The V6 TSI develops a maximum torque of 560 Nm between 4,000 and 6,000 rpm; 500 Nm of that torque is already available at 2,000 rpm in the direct-injection petrol engine. The power is transferred to the 20-inch wheel-tyre combination via a 7- speed dual-clutch gearbox (DSG) and all-wheel drive system (4MOTION).
The lightweight 1420 kg super sports car reaches 100 km/h in 3.6 seconds and has a top speed of 309 km/h
Volkswagen designers developed a progressive super sports car for race courses that are virtually simulated. Despite this virtual nature, the “GTI Roadster” gives viewers a way to experience unique aspects of the GTI world. Moreover, all those who have seen the “GTI Roadster, Vision Gran Turismo” live at Wörthersee and might want to even take the wheel in the dual monocoque sometime, can meld the virtual and real worlds on their monitor with a PS3 controller in hand.
The fact is that the design of the “GTI Roadster, Vision Gran Turismo” launches the original GTI and its seven evolutionary stages far into the future. The visual image of the visionary two-seater already promises a direct driving experience. Its extreme acceleration potential in interplay with its extremely swept-back windscreen makes the car very easy to experience directly, both in the game and in reality. The driver sits in the monocoque and races around the track of the GT6 world from the height and perspective of a Formula race car driver.
The roadster body was aerodynamically optimised by numerous modifications. Visually prominent at the rear is the large spoiler or wing. It creates a strong downforce, which transfers the extreme engine power to the road in a controlled way via an all-wheel drive system (4MOTION). In the overall visual concept, it is fascinating how the rear spoiler is integrated into the design of the “GTI Roadster”. Background: on the “Design Vision GTI” presented in 2013, the outlying C pillars transitioned into the roof. Now – as a defining design element of the side profile – they form a roll-over protection bar. The rear spoiler, with its lengthened design, gives the appearance of a wing hovering behind the roadster.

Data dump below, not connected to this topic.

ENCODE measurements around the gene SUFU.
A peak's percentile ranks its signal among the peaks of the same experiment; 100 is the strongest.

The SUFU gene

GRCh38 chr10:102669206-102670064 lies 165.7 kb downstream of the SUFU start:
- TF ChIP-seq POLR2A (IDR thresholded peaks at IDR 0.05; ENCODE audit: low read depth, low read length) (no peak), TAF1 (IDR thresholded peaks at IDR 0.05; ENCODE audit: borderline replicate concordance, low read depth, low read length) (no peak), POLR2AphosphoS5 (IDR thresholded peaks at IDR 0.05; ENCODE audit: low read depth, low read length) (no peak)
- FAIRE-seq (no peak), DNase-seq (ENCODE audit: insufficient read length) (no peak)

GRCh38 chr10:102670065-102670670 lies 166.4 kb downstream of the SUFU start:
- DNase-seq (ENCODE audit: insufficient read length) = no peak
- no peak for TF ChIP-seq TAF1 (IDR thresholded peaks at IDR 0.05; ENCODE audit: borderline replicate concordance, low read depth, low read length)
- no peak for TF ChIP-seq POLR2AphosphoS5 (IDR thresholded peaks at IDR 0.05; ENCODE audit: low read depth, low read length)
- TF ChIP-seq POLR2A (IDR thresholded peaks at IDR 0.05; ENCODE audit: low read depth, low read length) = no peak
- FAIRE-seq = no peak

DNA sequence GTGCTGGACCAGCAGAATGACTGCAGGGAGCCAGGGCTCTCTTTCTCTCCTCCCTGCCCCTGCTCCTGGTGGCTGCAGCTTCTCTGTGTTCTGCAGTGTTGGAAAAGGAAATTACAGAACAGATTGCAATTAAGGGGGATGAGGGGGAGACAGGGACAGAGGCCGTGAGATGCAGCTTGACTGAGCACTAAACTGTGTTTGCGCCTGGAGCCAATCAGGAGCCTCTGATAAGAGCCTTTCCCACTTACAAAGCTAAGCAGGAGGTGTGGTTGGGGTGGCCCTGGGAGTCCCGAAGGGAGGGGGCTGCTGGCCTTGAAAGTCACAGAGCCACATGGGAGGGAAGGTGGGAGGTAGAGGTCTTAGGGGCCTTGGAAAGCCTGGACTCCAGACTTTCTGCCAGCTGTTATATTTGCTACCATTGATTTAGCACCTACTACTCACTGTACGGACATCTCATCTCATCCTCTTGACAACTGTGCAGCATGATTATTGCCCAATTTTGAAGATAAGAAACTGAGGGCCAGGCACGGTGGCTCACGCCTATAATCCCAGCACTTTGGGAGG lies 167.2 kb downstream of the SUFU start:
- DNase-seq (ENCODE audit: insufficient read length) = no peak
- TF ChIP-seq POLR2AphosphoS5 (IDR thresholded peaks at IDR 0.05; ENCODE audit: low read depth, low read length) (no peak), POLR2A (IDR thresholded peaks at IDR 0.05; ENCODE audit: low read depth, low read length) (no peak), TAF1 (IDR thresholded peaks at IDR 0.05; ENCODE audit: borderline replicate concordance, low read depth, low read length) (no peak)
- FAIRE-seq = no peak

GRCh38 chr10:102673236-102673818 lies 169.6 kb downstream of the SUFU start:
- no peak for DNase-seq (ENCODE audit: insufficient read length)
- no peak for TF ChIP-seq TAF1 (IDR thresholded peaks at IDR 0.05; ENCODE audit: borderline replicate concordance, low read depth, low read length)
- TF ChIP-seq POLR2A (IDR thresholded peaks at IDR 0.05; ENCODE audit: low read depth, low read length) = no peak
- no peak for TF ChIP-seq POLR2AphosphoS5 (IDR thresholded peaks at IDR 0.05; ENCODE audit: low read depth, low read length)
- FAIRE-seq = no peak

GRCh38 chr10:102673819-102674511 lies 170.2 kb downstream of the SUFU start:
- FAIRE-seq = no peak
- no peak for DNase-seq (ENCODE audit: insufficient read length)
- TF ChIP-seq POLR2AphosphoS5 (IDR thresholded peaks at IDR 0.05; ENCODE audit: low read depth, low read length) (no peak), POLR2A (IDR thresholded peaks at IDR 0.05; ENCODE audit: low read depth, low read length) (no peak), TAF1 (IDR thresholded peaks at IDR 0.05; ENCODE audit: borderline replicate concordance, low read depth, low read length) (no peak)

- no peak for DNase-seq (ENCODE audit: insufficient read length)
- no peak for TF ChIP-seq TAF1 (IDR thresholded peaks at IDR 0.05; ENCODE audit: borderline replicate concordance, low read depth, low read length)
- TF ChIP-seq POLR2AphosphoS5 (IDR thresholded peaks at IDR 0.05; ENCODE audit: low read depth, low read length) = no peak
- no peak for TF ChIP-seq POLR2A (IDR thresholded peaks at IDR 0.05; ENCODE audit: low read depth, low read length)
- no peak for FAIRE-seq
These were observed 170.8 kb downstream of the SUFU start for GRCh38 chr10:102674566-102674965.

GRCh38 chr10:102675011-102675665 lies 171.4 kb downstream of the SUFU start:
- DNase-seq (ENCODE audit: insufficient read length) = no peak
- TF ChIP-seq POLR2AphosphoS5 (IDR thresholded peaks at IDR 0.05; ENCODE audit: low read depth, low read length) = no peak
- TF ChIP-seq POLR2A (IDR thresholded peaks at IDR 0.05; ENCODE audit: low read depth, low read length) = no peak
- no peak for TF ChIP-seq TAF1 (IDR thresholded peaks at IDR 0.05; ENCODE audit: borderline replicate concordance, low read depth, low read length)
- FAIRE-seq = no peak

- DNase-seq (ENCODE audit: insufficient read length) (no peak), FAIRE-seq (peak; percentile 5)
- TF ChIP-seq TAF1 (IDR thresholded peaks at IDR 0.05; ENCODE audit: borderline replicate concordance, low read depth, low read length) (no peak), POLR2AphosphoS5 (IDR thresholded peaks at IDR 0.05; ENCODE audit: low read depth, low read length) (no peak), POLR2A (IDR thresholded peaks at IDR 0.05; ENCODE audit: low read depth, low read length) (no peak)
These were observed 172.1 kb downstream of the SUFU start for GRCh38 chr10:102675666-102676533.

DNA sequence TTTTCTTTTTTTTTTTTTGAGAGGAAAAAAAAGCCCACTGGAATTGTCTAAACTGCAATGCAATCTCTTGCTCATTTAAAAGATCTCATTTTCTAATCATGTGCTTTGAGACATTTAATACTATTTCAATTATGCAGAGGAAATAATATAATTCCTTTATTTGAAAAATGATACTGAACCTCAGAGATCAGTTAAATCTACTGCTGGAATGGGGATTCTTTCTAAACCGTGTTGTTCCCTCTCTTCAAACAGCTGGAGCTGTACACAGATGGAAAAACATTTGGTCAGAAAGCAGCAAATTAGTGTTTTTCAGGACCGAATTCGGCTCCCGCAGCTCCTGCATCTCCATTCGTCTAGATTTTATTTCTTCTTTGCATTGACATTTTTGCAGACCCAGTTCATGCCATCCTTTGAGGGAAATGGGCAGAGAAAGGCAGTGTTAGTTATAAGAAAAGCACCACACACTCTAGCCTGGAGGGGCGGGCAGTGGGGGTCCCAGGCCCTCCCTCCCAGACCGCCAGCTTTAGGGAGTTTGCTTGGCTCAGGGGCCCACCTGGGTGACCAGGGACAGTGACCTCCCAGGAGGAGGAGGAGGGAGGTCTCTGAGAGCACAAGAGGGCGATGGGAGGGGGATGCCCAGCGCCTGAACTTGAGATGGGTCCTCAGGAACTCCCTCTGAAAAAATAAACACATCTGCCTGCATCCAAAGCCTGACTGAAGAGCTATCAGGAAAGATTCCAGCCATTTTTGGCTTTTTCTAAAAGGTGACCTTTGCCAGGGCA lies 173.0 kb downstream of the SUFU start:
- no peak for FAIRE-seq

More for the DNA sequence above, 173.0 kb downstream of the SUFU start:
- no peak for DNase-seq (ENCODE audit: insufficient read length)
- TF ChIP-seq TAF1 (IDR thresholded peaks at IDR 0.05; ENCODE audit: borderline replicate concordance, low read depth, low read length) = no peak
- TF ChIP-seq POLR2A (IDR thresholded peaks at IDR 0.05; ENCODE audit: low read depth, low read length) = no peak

The “GTI Roadster, Vision Gran Turismo” sports a radiant, intensive red metallic colour, a new interpretation of the “Tornado Red” monochrome colour – which is the classic GTI red. Designers gave the name “Gran Turismo Red” to the new colour.
Malte Hammerbeck: “We were looking for a very provocative and aggressive red. The car should look fast – even when the car is standing still – and the paint should emphasise its surface contours. We had excellent success with this high-quality three-layer paint.”
All add-on parts are designed in matt carbon as an accent that complements the high-gloss red of the body. Only the radiator grille and the screen over the engine compartment vent are finished in high-gloss black.
Just as cool as the rear spoiler are the doors that swivel up and forward. Visually, they split an extremely prominent character line into an upper and lower half. The contours of the doors are also very distinctive, because they are framed by the side sills (trimmed with the “Gran Turismo” badge at the rear), the C pillar and the extremely flared wheel housings. A small but exclusive detail on the sides: the illuminated GTI badge that is integrated in the “tornado” line. On the upper door section, the side window forms a line that rises forward with the low-profile windscreen. In this area, the GTI Roadster has the appearance of a speedboat; the mirrors with their carbon shells that are mounted on the door shoulders have the look of small wings.
The 20-inch GTI alloy wheels also have a new design. Designers worked body coloured elements into the wheels which are equipped with central locks; these elements form a red circle when the wheels rotate. The front wheels (8.5J x 20, ET32) have 235/35 ZR20 tyres, while the rear wheels (9.5J x 20, ET25) are equipped with 275/30 ZR20 tyres. A close look between the wheel spokes reveals the extremely sturdy ceramic brake discs. On the front wheels, the brake callipers grip discs that are 380 mm in diameter; the rear discs are 356 mm in diameter.
Viewed directly from the front, the roadster looks like a typical GTI – but one originating from the next decade. Since the concept car is just slightly over one metre tall, the front end was shaped to be extremely low and wide.